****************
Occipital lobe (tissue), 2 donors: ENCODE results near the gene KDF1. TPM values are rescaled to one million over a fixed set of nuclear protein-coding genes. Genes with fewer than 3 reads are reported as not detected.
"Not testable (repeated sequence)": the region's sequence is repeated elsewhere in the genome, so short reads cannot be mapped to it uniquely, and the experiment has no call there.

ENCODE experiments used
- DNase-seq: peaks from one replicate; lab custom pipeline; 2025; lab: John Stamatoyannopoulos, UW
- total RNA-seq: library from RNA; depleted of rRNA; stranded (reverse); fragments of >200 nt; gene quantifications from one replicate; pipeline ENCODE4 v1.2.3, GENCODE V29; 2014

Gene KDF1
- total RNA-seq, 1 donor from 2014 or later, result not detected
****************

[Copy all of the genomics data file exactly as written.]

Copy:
Occipital lobe (tissue), 2 donors: ENCODE results near the gene KDF1. TPM values are rescaled to one million over a fixed set of nuclear protein-coding genes. Genes with fewer than 3 reads are reported as not detected.
"Not testable (repeated sequence)": the region's sequence is repeated elsewhere in the genome, so short reads cannot be mapped to it uniquely, and the experiment has no call there.

ENCODE experiments used
- DNase-seq: peaks from one replicate; lab custom pipeline; 2025; lab: John Stamatoyannopoulos, UW
- total RNA-seq: library from RNA; depleted of rRNA; stranded (reverse); fragments of >200 nt; gene quantifications from one replicate; pipeline ENCODE4 v1.2.3, GENCODE V29; 2014

Gene KDF1
- total RNA-seq, 1 donor from 2014 or later, result not detected